The block plane is indispensable. It makes quick work of fairing the profile of your canoe or fitting strips into the belly of the boat.
The spokeshave is essential for shaping. The block plane and spokeshave will be your go-to tools in this process. The spokeshave is particularly useful in shaping the stems and adding the final contours to the forms.
A cabinet scraper is a great tool to have on hand to help with the final smoothing of the boat and trim. It’s ideal for removing machine marks from your wood without cutting too deeply and leaving a depression that will become noticeable in the gloss of the final varnish coat.
A rasp is optional, but is helpful in final rounding of the forms and also in the shaping of the yoke and thwart.
Chisels (around 1”)
Having good, sharp chisels is crucial. You’ll use them in fitting strips, cutting the center line and in chopping out the mortise for the outer stem. They’ll also be very helpful if you are hand-carving mortises for your seats; like I did.
The use of a staple gun will depend on whether you build using a staple or staple-free methodology.
Clamps – lots of them
I spent the fall finishing my clamps and researching canoe designs. I bought a copy of Ted Moore’s Canoecraft and read it thoroughly. I learned so much.
It’s funny to think about how often I’d gone for a paddle and given no consideration to the canoe, itself. I knew nothing of its anatomy and had no basis for understanding how its shape or other design considerations affected how it paddled, tracked or stabilized. I now had a pretty good understanding of beam, freeboard, trim, rocker and tumblehome and what designs would best meet my needs for a tripping canoe. In the end, I settled on a design called the Freedom 17: a 17-foot, asymmetric canoe design; and I ordered the plans from Bear Mountain Boats.
Anatomy of a canoe
In selecting canoe plans, it is important to understand how different specifications will impact how the canoe handles on the water. All canoes have length, width (beam), depth, hull contour and rocker; but the degree to which each is exploited will dramatically change the finished product. A solo canoe is different from a tandem; a tripper is different from a white-water.
Length and width (beam) dictate speed/agility and stability, respectively. Given two canoes where one is longer than the other, the longer canoe will be faster than the shorter one, but the shorter canoe will be agiler (quick to turn). Given two canoes where one is wider than the other, the wider one will offer greater stability.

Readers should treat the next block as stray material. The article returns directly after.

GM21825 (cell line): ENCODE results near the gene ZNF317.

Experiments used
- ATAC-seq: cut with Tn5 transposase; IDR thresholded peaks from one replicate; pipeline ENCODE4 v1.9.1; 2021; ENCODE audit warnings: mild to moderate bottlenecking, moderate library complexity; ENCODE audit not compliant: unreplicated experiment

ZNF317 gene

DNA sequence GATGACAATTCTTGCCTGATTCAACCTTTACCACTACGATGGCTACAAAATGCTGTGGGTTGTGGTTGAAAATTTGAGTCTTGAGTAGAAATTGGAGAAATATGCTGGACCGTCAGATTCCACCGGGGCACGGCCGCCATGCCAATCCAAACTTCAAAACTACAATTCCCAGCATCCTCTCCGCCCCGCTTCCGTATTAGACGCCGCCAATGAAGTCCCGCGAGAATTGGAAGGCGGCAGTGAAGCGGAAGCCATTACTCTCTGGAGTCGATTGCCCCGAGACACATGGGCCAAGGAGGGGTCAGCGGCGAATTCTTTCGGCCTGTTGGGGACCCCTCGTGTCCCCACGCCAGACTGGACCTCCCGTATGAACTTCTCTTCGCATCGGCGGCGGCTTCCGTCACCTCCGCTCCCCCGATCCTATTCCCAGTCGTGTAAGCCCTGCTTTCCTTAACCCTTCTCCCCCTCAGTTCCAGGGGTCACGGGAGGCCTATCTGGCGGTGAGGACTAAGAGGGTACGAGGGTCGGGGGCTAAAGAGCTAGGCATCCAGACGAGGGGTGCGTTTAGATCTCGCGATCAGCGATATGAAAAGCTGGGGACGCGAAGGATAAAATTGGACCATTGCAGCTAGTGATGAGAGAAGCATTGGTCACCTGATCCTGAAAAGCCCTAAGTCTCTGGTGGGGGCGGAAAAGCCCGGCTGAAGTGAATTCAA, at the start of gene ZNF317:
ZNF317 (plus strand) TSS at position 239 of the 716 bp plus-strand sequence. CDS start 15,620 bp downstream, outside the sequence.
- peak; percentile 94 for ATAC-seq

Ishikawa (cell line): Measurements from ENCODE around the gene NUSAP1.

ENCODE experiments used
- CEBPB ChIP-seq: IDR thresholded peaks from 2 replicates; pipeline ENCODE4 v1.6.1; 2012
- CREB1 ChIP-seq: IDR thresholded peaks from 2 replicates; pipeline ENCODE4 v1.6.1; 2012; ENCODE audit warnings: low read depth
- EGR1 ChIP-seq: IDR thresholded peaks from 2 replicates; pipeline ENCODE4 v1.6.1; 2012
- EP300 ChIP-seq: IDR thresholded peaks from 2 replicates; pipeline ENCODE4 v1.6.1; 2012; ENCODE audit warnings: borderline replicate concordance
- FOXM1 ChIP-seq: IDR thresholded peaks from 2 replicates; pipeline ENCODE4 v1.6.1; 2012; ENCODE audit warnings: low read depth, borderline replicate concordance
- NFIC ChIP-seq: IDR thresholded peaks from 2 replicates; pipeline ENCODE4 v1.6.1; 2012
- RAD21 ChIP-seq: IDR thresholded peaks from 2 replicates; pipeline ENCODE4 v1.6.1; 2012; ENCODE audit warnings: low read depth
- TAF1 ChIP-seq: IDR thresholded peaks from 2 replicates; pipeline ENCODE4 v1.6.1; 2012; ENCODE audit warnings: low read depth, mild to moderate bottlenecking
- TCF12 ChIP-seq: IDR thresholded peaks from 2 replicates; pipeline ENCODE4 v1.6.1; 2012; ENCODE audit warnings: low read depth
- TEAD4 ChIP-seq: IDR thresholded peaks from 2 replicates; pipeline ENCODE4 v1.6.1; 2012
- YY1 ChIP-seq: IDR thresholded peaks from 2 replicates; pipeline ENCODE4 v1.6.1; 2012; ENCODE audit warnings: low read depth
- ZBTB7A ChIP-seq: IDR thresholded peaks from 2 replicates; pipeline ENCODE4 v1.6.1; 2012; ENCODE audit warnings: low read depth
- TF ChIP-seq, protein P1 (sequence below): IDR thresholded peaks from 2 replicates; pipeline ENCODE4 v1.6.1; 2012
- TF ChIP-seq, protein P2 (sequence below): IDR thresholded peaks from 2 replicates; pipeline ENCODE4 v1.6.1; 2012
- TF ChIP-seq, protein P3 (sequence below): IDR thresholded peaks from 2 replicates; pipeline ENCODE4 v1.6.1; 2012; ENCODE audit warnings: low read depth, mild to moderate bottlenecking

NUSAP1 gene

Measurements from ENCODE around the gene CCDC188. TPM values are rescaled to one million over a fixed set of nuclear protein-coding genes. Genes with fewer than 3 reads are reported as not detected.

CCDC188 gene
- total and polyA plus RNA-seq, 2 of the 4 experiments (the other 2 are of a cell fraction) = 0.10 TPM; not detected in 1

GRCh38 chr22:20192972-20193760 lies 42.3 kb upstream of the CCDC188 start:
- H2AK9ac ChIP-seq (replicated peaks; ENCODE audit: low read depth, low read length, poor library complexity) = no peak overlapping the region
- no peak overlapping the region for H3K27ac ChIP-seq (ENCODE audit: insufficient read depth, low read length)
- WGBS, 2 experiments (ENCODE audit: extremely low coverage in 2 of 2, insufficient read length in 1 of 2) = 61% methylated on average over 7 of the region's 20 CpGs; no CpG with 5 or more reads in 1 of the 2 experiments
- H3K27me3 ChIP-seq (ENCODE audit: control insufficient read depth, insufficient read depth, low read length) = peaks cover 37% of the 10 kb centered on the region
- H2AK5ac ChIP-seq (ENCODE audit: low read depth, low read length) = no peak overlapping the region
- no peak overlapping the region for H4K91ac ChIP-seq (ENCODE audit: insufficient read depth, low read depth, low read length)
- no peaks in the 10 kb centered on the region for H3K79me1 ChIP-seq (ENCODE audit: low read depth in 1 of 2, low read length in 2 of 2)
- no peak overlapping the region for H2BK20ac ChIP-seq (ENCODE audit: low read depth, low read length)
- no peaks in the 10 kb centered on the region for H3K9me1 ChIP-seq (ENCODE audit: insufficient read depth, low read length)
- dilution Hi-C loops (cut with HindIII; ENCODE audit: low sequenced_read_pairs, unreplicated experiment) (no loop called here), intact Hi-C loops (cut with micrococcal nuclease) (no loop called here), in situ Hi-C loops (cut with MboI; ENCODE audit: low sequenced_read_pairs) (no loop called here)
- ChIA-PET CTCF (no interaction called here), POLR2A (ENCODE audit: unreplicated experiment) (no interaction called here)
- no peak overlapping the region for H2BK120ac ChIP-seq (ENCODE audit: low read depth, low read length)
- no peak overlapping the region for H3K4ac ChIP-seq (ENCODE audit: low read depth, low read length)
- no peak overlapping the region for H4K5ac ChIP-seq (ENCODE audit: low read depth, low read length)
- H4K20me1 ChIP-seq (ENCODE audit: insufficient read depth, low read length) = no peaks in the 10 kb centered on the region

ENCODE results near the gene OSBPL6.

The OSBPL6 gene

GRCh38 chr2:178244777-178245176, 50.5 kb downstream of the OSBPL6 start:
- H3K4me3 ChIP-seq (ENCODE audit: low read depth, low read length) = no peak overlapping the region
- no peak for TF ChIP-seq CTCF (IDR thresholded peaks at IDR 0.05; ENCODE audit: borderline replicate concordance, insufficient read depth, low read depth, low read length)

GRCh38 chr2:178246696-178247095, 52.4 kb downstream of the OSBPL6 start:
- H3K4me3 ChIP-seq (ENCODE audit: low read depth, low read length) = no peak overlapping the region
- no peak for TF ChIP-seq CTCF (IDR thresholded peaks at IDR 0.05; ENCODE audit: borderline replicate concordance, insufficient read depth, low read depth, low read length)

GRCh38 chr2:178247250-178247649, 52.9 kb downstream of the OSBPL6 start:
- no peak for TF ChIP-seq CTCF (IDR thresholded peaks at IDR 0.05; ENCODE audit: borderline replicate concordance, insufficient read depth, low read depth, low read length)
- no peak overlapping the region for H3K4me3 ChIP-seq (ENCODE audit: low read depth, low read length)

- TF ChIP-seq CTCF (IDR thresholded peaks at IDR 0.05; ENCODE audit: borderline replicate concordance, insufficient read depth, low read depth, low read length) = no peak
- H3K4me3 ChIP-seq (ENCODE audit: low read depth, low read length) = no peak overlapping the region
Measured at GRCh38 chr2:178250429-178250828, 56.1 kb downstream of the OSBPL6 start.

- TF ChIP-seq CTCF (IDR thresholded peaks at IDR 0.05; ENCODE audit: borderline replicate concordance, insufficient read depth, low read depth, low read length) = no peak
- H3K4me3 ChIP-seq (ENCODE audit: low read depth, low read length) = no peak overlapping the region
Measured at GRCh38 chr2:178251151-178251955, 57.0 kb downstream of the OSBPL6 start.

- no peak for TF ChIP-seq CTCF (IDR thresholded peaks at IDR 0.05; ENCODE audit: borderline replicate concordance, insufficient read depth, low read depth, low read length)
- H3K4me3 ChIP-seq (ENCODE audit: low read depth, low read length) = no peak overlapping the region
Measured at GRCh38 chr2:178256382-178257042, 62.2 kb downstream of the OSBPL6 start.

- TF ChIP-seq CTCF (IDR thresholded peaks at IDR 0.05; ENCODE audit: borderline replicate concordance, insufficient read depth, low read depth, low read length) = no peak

The combination of length and width will determine the maximum capacity of the canoe; by definition, the weight that the canoe can carry while still sitting in the water with 6 inches of freeboard (the distance from the waterline to the gunnel).
The beam of the boat may be plumb, constant from the waterline to the gunwales; it can be tumblehome, where the maximum beam is below the gunwales (the hull curves back inwards before the gunwales); or it may be flared, where the maximum beam occurs at the gunwales only. Each style of beam has pros and cons to be considered.
The hull contour affects tracking and stability. A rounded bottom improves friction coefficient and speed but makes the canoe quite tippy. A flat bottom improves carrying capacity and makes the canoe very agile – great for a white-water canoe. At the same time, a flat bottom makes it terribly difficult to track the canoe in a straight line – and also increases friction, making the canoe slow to move. The shallow-arch or semi-elliptical profile presents a reasonable compromise between the two, and as an added benefit its shape helps to stiffen the hull. Finally, a shallow-vee contour offers a high degree of stability and improves tracking by acting as a keel. This contour is much less agile and harder to turn but provides the benefit of easily cutting through waves with little shock – making it a preferred choice for sailing or lake canoes.
Finally, consider the rocker of the canoe (or how much the belly of the canoe curves from bow-to-stern). A canoe without rocker (straight from end-to-end) results in a fast, easy tracking canoe with poor turning agility. As we increase rocker, we have to be aware that the more rocker the canoe has, the deeper the center of the canoe will sit in the water – increasing drag and affecting tracking and speed.
Meanwhile, it was time to start researching materials. I knew that I would be building a cedar strip canoe. I love the aesthetics of them; they’re known for being very sturdy, solid, tripping canoes. They often come in at a moderate weight (around 60 pounds).
I’m a “go hard, or go home” guy; I like to do things from scratch. I was keen to mill my strips from rough cedar. It was troublesome to find a local supplier who could meet my needs of board thickness and length. When I was able to find a supplier, the cost was prohibitive. The total cost was only $100ish less than what Bear Mountain Boats was asking to ship me pre-milled cedar strips from Ontario.
Additional research turned up another vendor, Orca Boats, operating in British Columbia who could supply cedar strips, delivered, for around $500. Orca became my primary supplier for the project. Their prices were reasonable, and Rod was very helpful with answers to my questions throughout the project. When I did finally order the supplies for the job, Rod didn’t have any strips milled and ready to go. He asked for a few days to cut new strips from the cedar planks he had in his shop, but he wouldn’t have time to mill the bead-and-cove on them for me. This worked out in my favor, as I had purchased bead and cove bits for my router the summer prior. It also meant that my material cost was slightly less.